Based on input from more than 100 experts, this book aims to provide the most detailed assessment ever of the worldwide distribution and conservation status of national parks and reserves. It examines the relationship between people and protected areas, investigates threats and opportunities, cites the history of protected areas, provides expert conservation advice and celebrates the success of protected areas around the world. Edited by Stuart Chape, Mark Spalding and Martin Jenkins, with foreword by Achim Steiner and Julia Marton-Lefèvre.Resource Type: Books
IBAT for business is an innovative tool designed to facilitate access to accurate and up-to-date biodiversity information to support critical business decisions. The tool is the result of a ground-breaking conservation partnership among BirdLife International, Conservation International (CI), International Union for Conservation of Nature (IUCN) and United Nations Environment Programme World Conservation Monitoring Centre (UNEP-WCMC). Data are presented in spatial and tabular formats, and with simple mapping functionality. IBAT links to more detailed information and includes on-the-fly reports and outputs to support specific user needs.Resource Type: Tools / Applications
The A to Z is a glossary of various important systems to assign and protect areas for biodiversity conservation. It is designed to be a useful reference to all sectors, specially to help business decision making to avoid and minimise impacts on biodiversity from commercial operations by providing relevant information about these areas of biodiversity importance.Resource Type: Tools / Applications
The 2003 UN List of Protected Areas, the thirteenth produced since 1962, records the global community's endeavour to conserve the Earth's natural places. This is the first version to attempt a comprehensive presentation of all the world's known protected areas, listing 102,102 sites covering 18.8 million sq km compared to just over 1,000 protected areas in 1962.Resource Type: Reports
National Parks and other protected areas not only provide a safe haven for biodiversity, they provide benefits to local communities and preserve some of the most beautiful places on our planet. ‘Coverage of protected areas’ is also a specific indicator in the 2010 Target of the Convention on Biological Diversity.
Obtaining the data necessary to monitor trends in protected areas requires a massive effort by national authorities to compile, analyse and then distribute this data to the centralised depository of the World Database on Protected Areas (WDPA). With a living and growing system of protected areas that now exceed 100,000 sites covering 19 million square kilometres, you can imagine that this is no small task!
Written by UNEP-WCMC and UNEP-FI, this paper provides an overview of biodiversity offsets as a mitigation mechanism and examples of the different types of global regulatory and voluntary initiatives adopting this concept, as well as highlighting some existing challenges and opportunities.Resource Type: Reports
Produced jointly between UNEP-WCMC and UNEP’s Division of Technology, Industry and Economics, this document reviews the business case for biodiversity; provides an overview of impacts by sector and highlights existing and potential opportunities for companies. The document covers a wide range of sectors and complements existing and ongoing work on business and biodiversity.Resource Type: Reports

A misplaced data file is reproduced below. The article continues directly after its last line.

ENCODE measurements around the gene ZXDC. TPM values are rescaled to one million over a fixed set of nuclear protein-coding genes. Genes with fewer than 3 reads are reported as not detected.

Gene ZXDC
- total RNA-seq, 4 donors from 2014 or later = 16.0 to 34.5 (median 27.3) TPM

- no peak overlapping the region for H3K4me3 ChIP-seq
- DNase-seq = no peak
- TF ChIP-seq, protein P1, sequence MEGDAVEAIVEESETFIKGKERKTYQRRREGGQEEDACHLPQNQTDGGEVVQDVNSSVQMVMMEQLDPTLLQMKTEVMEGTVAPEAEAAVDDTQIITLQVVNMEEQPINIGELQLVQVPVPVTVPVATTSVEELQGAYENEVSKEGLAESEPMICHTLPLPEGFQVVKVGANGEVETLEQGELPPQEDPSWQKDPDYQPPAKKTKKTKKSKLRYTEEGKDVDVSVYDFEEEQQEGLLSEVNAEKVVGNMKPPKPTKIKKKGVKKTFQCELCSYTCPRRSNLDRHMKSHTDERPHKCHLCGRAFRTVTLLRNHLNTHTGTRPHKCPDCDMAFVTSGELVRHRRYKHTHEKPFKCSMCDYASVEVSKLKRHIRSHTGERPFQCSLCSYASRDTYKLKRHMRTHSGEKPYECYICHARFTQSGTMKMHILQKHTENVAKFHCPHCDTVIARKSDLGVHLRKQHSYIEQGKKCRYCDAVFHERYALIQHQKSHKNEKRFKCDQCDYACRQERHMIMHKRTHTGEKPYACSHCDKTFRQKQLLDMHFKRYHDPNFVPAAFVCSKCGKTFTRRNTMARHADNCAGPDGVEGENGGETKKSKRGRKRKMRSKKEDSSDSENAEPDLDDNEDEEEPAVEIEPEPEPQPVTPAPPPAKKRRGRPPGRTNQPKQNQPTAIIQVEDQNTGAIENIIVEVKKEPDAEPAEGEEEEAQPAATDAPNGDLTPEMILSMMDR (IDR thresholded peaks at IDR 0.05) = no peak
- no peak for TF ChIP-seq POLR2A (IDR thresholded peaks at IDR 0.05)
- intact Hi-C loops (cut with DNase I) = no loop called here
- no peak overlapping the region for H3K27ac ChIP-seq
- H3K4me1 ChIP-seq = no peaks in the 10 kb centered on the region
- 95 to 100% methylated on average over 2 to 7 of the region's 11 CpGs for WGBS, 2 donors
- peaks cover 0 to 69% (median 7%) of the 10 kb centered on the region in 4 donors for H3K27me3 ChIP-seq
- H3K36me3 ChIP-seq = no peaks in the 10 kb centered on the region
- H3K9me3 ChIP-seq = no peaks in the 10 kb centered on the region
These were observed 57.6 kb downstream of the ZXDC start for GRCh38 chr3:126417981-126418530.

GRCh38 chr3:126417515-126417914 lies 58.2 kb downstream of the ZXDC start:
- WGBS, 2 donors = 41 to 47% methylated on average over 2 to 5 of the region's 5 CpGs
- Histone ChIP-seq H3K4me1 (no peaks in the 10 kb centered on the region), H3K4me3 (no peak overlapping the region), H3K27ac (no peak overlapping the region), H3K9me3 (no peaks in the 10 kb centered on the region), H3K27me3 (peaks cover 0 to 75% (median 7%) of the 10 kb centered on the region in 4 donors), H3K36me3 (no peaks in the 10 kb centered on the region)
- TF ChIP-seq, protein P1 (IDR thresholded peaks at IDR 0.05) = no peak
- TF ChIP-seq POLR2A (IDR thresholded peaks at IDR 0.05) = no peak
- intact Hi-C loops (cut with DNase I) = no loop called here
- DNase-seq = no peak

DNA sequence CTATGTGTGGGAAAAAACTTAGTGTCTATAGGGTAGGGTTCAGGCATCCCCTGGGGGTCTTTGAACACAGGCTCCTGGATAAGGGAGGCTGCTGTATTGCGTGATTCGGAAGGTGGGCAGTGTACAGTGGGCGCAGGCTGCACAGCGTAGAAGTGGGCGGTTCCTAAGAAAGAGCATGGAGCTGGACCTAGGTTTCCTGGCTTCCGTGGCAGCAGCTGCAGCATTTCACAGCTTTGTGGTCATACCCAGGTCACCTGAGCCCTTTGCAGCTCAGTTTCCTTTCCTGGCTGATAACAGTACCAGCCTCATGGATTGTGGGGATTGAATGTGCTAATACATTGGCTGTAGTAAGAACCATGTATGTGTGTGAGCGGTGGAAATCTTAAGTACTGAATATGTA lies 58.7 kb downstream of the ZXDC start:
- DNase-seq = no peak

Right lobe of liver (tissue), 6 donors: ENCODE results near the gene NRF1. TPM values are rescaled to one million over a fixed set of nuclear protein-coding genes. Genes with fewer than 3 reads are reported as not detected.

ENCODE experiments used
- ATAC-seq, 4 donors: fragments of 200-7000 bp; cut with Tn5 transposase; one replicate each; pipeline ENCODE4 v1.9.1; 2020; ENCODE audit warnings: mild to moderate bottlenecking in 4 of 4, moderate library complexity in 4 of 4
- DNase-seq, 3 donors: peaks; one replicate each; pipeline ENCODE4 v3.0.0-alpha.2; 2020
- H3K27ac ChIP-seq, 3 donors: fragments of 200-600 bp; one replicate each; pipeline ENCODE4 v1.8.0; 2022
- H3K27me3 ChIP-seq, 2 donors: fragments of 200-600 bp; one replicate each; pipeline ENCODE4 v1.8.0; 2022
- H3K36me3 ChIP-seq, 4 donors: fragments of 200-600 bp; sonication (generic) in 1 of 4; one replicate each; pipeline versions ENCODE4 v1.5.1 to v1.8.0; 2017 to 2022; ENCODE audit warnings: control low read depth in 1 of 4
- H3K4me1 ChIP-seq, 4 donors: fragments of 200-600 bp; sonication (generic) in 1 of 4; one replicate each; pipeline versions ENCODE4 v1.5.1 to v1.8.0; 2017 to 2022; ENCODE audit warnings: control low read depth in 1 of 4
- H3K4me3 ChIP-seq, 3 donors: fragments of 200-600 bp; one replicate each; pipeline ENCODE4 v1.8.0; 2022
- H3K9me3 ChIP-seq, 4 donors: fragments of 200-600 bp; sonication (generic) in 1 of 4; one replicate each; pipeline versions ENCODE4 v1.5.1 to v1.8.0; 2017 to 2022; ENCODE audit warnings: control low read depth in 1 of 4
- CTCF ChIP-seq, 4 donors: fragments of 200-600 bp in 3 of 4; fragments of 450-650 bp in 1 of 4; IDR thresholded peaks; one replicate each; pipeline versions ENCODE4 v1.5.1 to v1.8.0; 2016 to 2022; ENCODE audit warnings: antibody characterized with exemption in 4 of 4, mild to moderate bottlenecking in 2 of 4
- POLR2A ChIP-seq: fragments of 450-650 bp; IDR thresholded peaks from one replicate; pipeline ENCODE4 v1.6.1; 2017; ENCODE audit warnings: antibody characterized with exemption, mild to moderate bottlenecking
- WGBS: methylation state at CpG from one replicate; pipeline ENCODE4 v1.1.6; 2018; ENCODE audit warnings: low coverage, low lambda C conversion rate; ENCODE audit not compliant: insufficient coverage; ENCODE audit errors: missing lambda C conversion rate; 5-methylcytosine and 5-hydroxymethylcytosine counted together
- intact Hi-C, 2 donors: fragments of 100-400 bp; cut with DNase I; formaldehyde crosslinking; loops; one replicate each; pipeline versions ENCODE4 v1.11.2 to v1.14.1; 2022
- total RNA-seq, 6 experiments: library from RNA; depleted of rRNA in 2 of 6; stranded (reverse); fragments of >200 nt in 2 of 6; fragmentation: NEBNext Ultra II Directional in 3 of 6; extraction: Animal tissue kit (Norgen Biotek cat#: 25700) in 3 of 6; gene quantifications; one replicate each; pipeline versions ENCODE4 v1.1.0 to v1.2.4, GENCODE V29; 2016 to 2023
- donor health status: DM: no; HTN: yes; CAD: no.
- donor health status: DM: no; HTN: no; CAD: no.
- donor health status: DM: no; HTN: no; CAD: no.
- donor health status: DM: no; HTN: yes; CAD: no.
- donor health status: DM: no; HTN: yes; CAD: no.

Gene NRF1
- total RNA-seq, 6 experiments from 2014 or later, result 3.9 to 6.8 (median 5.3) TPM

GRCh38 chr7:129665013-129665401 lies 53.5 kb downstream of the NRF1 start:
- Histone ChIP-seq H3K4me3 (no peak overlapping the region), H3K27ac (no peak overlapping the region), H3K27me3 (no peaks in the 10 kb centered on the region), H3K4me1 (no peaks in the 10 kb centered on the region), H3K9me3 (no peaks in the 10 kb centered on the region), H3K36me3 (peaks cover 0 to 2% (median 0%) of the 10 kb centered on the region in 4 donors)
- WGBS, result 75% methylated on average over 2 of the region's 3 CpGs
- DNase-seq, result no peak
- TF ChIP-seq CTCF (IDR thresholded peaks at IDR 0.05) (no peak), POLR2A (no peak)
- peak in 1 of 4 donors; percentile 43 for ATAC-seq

This report presents the results of a study into potential overlap between extractive industries (mining, oil and gas) and natural World Heritage sites. At the time of this study, the UNESCO World Heritage (WH) List included 217 properties recognized for their natural Outstanding Universal Value. UNEP-WCMC, with inputs from a number of partners, conducted an analysis at the global level of the association between the IHS and SNL global datasets on extractive activities and natural WH sites. Noting the inherent limitations of using global data for site-scale analysis, the resulting report provides statistical and geographical data on the extent of potential overlap indicated by the global extractives datasets. The report provides discussions and conclusions and suggests possible next steps.Resource Type: Reports
The United Nations List of Protected Areas is an essential reference document for all who want to understand the progress made in responding to the challenges of biodiversity loss and other environmental threats around the world. It is a record of extraordinary human achievement over 125 years - a commitment by nations, peoples, groups and individuals to safeguard areas of land and sea from destruction. Protected areas represent human ideals at their best - they express a long term vision and a broad sense of responsibility towards people and nature.
This version of the list is the twelfth in a series, each recording steady expansion in the total area protected. There are now some 12,754 areas in the UN List, covering almost 8% of the land surface of the world (a far smaller proportion of the oceans is protected). Compared to the previous, 1993 edition of the of the UN List, this report includes 2,933 more sites covering 3.9 million more square kilometres. At the end of the century it can be said that practically every country has protected areas; some have a very sophisticated network of sites.Resource Type: Reports
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